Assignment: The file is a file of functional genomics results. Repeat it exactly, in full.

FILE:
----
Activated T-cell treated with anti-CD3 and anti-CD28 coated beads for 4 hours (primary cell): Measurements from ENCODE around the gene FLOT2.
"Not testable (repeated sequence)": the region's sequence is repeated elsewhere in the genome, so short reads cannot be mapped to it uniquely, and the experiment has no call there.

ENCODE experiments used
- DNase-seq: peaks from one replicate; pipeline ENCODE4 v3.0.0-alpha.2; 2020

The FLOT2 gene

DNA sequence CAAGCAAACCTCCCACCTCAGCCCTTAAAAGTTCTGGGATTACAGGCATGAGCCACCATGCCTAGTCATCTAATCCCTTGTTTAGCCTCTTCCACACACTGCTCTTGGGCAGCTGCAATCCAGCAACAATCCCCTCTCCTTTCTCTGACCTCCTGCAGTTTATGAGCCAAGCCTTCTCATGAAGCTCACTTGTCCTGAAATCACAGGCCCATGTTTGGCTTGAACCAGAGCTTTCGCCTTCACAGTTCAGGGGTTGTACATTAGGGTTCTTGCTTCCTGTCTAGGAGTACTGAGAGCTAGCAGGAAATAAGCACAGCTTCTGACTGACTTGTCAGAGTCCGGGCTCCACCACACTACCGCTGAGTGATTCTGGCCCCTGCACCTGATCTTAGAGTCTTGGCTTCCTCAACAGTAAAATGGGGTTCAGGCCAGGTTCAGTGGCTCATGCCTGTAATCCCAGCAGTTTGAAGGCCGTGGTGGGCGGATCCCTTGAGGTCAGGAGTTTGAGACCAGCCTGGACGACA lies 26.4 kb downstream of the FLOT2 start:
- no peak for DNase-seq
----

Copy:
Activated T-cell treated with anti-CD3 and anti-CD28 coated beads for 4 hours (primary cell): Measurements from ENCODE around the gene FLOT2.
"Not testable (repeated sequence)": the region's sequence is repeated elsewhere in the genome, so short reads cannot be mapped to it uniquely, and the experiment has no call there.

ENCODE experiments used
- DNase-seq: peaks from one replicate; pipeline ENCODE4 v3.0.0-alpha.2; 2020

The FLOT2 gene

DNA sequence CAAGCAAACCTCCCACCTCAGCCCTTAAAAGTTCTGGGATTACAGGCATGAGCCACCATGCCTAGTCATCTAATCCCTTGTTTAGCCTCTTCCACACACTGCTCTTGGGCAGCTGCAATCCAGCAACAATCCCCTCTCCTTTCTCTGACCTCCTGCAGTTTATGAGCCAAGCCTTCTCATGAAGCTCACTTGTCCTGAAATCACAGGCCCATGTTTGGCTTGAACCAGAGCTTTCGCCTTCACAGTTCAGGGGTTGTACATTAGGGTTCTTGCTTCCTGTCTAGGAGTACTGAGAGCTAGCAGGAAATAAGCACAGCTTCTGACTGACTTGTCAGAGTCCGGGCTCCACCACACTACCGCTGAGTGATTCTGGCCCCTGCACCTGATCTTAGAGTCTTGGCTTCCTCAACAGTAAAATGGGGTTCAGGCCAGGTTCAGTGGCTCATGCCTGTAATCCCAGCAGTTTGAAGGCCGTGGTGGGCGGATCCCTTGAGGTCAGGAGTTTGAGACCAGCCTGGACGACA lies 26.4 kb downstream of the FLOT2 start:
- no peak for DNase-seq